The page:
Dr. Myrna Lashley, a professor in the Department of Psychiatry at McGill University, wants health professionals to remember that marginalization is one of the social determinants of health—whether it comes in the form of disability, gender diversity, or racial identity. “Stop asking what’s wrong with [marginalized] people when you see they’ve got cardiovascular problems or addictions and start asking yourself what’s been done to them?”

Johnstone, who is trans herself, agrees with this sentiment. The tendency to disconnect evidence and academia from community experience is rife in mental health research.

“We want objective data,” she notes. “But what does that mean when scientists are just recreating their own suppositions or assumptions and how they perceive the research?”

Hopefully, increasing the diversity of data sets available to scientists, clinicians, and mental health care providers can create a sea change in how marginalized communities are treated in the medical system. Beyond that, though, bringing not just diversity but also equity and inclusion into mental health research and interventions is key.

“We tend to say equity-diversity-and-inclusion, so it’s one long word,” Dr. Lashley says. “But actually, there should be a semicolon between each word because they’re three different subjects. We can have diversity, but that doesn’t mean we have equity, and it doesn’t mean we have inclusion.”

On that front, there’s growing interest in training mental health researchers to talk about and understand equity. In addition, it’s crucial to support those with lived experience—as well as professional expertise—as they conduct research from within their communities. Brain Canada hopes to eliminate the disparities marginalized communities face in mental health research by closing the funding gap.

“I think the hope and the call here,” says Johnstone, “is to really fundamentally shift how we talk about and try to address the mental health crisis.”

Honouring Indigenous families

Early childhood is a critical chapter of development. The things we learn and experience during this time set the stage for later success. In Indigenous communities today, damaging past and present colonial realities have given way to disruptions in parenting and traditional child-rearing practices.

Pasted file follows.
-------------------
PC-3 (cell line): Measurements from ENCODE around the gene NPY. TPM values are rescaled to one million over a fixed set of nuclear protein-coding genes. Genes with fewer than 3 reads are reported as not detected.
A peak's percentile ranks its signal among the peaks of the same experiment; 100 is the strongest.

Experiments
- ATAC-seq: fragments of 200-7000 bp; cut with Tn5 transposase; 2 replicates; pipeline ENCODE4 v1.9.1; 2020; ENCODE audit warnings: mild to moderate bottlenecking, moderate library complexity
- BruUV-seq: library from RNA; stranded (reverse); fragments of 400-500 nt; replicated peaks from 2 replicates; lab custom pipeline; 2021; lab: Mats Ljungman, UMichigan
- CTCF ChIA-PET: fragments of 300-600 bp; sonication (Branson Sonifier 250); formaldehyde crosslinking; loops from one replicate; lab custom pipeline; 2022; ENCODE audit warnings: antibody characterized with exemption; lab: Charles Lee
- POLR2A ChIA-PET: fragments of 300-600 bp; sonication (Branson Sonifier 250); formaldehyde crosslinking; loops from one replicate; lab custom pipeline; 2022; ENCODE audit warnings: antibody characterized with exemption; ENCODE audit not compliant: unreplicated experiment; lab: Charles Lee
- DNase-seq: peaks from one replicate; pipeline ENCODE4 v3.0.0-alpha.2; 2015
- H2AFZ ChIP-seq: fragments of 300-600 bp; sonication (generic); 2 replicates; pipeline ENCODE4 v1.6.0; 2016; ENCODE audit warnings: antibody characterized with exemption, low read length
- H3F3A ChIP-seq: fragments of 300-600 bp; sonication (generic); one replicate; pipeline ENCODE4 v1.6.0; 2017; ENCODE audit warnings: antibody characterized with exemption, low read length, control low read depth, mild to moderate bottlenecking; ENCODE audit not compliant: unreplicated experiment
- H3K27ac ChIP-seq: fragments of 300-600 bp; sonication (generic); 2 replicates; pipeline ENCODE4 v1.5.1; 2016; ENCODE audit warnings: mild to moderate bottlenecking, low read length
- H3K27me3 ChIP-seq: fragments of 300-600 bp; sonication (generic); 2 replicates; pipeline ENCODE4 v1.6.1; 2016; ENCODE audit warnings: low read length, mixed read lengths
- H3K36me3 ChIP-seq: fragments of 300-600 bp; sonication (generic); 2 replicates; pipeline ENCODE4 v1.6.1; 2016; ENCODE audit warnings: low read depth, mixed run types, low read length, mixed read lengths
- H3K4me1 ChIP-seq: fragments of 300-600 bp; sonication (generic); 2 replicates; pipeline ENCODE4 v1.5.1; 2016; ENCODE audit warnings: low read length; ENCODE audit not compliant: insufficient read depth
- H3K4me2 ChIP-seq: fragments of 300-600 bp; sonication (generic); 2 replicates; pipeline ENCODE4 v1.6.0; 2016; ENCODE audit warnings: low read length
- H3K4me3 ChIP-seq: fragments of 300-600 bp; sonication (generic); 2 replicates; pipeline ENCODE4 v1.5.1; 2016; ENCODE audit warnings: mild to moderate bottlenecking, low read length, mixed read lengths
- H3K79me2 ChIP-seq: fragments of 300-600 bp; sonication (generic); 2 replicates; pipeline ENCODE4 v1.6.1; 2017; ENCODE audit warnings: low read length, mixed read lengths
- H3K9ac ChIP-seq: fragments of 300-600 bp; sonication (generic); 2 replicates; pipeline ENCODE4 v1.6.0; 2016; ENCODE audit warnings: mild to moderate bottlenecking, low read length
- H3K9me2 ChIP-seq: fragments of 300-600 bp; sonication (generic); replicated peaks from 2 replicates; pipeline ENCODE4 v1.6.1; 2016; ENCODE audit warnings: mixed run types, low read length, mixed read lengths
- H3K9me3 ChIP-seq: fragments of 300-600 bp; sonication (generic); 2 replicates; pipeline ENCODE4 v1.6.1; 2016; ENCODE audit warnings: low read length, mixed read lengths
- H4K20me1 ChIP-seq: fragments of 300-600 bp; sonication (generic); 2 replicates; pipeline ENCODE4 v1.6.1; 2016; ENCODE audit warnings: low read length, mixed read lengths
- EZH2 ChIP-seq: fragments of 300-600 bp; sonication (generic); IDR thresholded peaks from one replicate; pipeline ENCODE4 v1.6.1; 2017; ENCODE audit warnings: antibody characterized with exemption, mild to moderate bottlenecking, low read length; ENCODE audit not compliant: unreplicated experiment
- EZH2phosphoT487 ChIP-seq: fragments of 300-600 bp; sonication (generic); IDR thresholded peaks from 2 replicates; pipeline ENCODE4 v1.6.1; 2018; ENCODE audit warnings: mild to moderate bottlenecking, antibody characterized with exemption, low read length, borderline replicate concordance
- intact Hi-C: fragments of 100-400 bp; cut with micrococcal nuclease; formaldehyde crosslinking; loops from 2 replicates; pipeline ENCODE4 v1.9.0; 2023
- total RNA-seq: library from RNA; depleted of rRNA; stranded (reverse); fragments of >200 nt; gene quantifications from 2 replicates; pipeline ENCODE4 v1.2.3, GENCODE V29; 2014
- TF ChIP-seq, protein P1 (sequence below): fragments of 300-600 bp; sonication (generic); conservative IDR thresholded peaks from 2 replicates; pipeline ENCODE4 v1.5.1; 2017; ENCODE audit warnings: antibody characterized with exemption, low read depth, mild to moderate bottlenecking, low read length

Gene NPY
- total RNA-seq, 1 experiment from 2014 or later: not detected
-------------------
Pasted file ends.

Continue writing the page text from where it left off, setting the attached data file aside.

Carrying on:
Family
Participants in the Early Years Program

It’s for this reason that Brain Canada helped fund the Martin Family Initiative’s The Early Years pilot program at Ermineskin Cree Nation in Alberta. Together, MFI, Maskwacis Health Services, and the Maskwacis Education Schools Commission co-developed this prenatal-to-early-childhood intervention program.

The Early Years program was founded on the essential recognition that lifelong well-being begins at the earliest stages of life, with the relationship between a parent and their infant, and that the opportunity to form that critical bond is one that no parent or child should be denied. From prenatal to preschool, The Early Years provides Indigenous children and their families with consistent and comprehensive programming to foster healthy development and overall well-being.

Now in its fourth year, the pilot program incorporates original resources that weave together Indigenous-led community innovation and ground-breaking scientific research in early childhood development. Building upon the success of The Early Years at Ermineskin Cree Nation, the program has been expanded to serve the three other nations that make up Maskwacis.

Support Brain Canada’s work in mental health research, visit www.braincanada.ca/donate

 

Opening image by iStock.com/studiostockart.

Glynis Ratclife
Glynis Ratcliffe has written for Chatelaine and the Washington Post. She is working on a documentary about her grandfather’s experiences during the Second World War.